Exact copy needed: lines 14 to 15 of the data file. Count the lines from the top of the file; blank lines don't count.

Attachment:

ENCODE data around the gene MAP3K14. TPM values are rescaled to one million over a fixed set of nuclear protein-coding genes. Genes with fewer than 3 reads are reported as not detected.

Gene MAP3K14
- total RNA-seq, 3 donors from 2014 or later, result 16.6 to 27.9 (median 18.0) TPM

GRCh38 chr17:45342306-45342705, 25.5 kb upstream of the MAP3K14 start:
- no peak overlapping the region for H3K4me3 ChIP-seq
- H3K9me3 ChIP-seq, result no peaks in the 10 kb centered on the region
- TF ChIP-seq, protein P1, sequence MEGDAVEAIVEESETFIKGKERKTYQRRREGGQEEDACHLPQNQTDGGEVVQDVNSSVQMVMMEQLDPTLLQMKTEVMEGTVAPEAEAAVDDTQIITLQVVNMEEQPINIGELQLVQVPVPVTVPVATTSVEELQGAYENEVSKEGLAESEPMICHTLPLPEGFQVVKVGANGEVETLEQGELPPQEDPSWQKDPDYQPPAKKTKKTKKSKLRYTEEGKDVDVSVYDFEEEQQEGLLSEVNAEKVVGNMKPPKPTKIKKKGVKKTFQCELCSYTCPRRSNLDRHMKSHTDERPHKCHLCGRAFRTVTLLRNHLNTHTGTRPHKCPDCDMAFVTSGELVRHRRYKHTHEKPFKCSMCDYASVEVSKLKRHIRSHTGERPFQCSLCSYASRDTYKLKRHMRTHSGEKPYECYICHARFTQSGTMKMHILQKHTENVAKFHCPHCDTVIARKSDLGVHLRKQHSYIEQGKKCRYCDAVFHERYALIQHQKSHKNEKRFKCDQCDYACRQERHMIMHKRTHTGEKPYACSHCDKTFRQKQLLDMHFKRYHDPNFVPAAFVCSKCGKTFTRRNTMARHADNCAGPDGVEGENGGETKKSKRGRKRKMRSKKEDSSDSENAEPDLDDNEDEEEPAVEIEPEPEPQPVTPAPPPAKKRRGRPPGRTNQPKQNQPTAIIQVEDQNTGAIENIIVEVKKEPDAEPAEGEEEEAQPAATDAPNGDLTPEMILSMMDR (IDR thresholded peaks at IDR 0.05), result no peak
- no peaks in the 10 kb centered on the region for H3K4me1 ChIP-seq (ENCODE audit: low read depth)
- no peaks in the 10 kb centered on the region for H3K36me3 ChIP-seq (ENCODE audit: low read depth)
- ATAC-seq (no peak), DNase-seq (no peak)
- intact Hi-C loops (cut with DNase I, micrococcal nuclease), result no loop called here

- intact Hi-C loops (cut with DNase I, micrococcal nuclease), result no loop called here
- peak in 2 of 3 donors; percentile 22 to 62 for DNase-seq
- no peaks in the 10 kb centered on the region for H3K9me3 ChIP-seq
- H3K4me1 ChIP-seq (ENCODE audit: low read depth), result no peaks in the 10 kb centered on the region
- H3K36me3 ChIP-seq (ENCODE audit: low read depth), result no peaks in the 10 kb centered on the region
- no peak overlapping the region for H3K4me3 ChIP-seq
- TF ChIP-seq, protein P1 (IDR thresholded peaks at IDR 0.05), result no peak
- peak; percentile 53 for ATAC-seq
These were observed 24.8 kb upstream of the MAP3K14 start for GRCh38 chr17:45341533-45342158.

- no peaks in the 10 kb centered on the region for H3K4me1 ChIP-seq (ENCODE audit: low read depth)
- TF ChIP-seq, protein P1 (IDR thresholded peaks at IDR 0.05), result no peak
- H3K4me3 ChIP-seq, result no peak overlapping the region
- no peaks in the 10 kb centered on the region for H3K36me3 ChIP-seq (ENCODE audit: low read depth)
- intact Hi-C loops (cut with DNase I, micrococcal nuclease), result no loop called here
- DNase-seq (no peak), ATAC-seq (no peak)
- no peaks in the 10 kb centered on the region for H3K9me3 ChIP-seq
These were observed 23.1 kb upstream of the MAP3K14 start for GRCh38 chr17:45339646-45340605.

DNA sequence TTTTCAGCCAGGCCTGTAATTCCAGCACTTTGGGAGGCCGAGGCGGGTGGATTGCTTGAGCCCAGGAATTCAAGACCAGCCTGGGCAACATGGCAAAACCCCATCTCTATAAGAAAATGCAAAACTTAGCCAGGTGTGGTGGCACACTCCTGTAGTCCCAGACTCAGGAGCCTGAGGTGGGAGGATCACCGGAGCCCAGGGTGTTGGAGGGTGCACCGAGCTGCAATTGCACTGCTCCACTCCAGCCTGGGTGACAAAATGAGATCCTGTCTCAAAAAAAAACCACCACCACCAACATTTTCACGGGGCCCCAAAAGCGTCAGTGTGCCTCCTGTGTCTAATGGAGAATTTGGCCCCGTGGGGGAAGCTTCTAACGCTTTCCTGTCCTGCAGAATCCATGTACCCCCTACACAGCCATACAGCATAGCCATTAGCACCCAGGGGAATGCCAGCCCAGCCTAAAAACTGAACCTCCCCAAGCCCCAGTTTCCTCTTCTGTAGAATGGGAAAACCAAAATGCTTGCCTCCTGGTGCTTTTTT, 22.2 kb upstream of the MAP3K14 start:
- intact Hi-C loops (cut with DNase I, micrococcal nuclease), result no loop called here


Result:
- no peaks in the 10 kb centered on the region for H3K9me3 ChIP-seq
- H3K4me1 ChIP-seq (ENCODE audit: low read depth), result no peaks in the 10 kb centered on the region